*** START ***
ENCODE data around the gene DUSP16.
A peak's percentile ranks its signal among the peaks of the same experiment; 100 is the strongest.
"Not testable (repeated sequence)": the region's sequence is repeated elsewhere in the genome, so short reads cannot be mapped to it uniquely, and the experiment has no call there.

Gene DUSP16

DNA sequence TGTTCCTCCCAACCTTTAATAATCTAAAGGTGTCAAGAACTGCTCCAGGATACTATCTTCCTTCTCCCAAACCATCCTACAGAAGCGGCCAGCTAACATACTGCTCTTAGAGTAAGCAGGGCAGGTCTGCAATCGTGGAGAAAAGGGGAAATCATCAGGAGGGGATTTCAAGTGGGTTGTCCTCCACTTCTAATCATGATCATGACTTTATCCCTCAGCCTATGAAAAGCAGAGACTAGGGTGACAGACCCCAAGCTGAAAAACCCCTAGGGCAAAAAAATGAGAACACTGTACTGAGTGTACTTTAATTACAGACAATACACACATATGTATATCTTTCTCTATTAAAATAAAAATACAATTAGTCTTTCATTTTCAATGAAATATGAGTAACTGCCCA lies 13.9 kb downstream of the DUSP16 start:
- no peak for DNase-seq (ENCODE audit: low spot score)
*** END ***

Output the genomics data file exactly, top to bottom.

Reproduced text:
ENCODE data around the gene DUSP16.
A peak's percentile ranks its signal among the peaks of the same experiment; 100 is the strongest.
"Not testable (repeated sequence)": the region's sequence is repeated elsewhere in the genome, so short reads cannot be mapped to it uniquely, and the experiment has no call there.

Gene DUSP16

DNA sequence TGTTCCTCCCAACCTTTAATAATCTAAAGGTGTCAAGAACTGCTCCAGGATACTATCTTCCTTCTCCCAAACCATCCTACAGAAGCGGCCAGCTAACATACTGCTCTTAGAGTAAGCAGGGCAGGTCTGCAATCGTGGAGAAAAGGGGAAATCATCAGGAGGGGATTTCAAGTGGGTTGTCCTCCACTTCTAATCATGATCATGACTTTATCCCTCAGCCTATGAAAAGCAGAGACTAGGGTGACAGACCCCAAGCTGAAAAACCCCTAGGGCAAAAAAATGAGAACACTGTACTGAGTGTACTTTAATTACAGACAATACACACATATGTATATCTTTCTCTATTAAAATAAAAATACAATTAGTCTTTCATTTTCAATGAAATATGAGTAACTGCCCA lies 13.9 kb downstream of the DUSP16 start:
- no peak for DNase-seq (ENCODE audit: low spot score)